When using the F number as reference (your F3.5-5.6 zoom is really a fixed aperture lens, and your F2.8 zoom is variable aperture, but fixed F-number), it scales linearly with focal length (mult. crop factor) and the human vision is considered close to 50mm (eq.) , which the dog picture was taken at, so for the sake of simplicity lets not account for that:

So we would see the balls in the dog picture about 20-50% the size, a bit rounder, fading to the edges, and with textures inside.But if you have the highlights closer then your focus, the balls take a hard-edged look and seem larger (probably also due to closeness).

This is all theoretical from my part, so take it for what it is. I might investigate further and update with my findings (again).

  • \$\begingroup\$ f/3.5-5.6 lenses are also "variable aperture" in the same way that f/2.8 zooms are. They're just not quite as variable to the same extent the 'constant aperture' zooms are. That is, the actual diaphragm stays the same size in both types. but the magnification of the entrance pupil provided by zooming an f/3.5-5.6 lens doesn't quite keep up with the increase in FL like it does in f/2.8 zooms. 18mm/3.5 is an e.p. of 5.14mm, 55mm/5.6 is an e.p. of 9.82mm. If the e.p. stayed the same size, at 55mm the f-number would be f/10.7! \$\endgroup\$
    – Michael C
    Mar 4, 2018 at 5:19

I've wondered this myself, but never thought to ask. I'm not qualified to give a good answer, but it seems to me that, as Michael said, the bokeh is projected in the shape of the iris, which is roughly round throughout its range. However you will notice that eye bokeh is not a perfect circle, but rather slightly wavy and irregular. This is likely because our iris, while round, is not a perfect circle either. Since everyone's iris is inevitably a tiny bit different, this means that the exact roundness/shape of the bokeh is slightly different in each person as well.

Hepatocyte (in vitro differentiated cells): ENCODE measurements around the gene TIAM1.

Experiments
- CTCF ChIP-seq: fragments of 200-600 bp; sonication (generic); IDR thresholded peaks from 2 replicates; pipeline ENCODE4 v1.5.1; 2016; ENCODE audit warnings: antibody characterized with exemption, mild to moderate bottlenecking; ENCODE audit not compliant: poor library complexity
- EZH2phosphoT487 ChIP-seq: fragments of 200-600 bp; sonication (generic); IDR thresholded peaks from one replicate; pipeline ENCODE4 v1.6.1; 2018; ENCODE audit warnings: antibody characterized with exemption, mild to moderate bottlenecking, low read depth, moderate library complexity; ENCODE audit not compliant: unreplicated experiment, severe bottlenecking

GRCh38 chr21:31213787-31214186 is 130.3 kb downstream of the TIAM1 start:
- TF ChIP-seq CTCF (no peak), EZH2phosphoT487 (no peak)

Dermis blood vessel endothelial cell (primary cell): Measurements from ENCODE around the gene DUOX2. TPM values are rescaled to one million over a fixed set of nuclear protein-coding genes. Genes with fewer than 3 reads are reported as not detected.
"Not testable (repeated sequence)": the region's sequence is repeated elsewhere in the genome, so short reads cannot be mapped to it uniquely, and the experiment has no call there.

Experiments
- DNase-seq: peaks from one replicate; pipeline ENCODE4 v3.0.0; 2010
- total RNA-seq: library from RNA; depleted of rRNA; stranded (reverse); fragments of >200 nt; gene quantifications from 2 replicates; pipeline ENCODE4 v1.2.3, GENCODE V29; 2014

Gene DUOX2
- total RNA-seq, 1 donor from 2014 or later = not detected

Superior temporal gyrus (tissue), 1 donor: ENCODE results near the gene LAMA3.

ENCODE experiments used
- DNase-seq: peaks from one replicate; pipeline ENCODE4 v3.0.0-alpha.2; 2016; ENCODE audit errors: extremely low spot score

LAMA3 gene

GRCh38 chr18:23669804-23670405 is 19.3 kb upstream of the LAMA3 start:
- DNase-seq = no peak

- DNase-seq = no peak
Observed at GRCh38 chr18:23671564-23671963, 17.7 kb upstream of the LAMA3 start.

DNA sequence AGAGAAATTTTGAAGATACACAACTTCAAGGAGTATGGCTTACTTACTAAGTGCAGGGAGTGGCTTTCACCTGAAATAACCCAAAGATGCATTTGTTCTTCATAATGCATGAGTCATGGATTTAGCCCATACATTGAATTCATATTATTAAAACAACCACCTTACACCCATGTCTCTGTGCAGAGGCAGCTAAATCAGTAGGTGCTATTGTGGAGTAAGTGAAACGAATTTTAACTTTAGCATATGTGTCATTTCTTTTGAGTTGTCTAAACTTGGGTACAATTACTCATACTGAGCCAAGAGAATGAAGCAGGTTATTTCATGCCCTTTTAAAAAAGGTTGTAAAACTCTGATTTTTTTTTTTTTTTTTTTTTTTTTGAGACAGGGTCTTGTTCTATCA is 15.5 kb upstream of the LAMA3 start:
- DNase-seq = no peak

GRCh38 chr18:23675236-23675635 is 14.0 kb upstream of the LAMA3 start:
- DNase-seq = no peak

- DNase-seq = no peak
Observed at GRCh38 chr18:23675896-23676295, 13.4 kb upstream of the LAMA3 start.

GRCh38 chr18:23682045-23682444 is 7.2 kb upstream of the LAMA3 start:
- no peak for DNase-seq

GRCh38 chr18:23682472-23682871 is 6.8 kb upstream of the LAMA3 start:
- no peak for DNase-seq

Furthermore, it seems to me that the irregular quality of the "inside", if you will, of the bokeh is due to the fact that it is essentially projecting what is on the surface of our eye in front of our iris. Since it is common for us humans to have tiny pieces of whatever floating on the surface of our eyes, these may be enlarged in the bokeh to the point of being visible. This seems to be supported by the fact that, if I look closely at my eye bokeh and observe the imperfections within, and then blink a few times, when I check again the imperfections have changed.

Just some off-the-cuff stabs. Again, I have no scientific knowledge of any of this.

P.S. Now you've got me looking cross-eyed around my desk looking at eye bokeh.


Boke, particularly blur circles, are very influenced by the entrance pupil size. In a DSLR lens, entrance pupils can be quite large, even many inches in diameter. A very large entrance pupil can create well defined, "pleasing" blur circles and background blur (overall boke.)

When it comes to the human eye, even when widely dilated, our entrance pupil is still fairly small in the grand scheme of things. The blur circles and boke in general for human eyes is probably more akin to a mid- to high-range P&S camera, which may have an entrance pupil several millimeters in diameter at its largest. As most who have pondered this same question about P&S cameras...one would expect boke for the human eye to be rather poor overall, with small, often unnoticeable blur circles.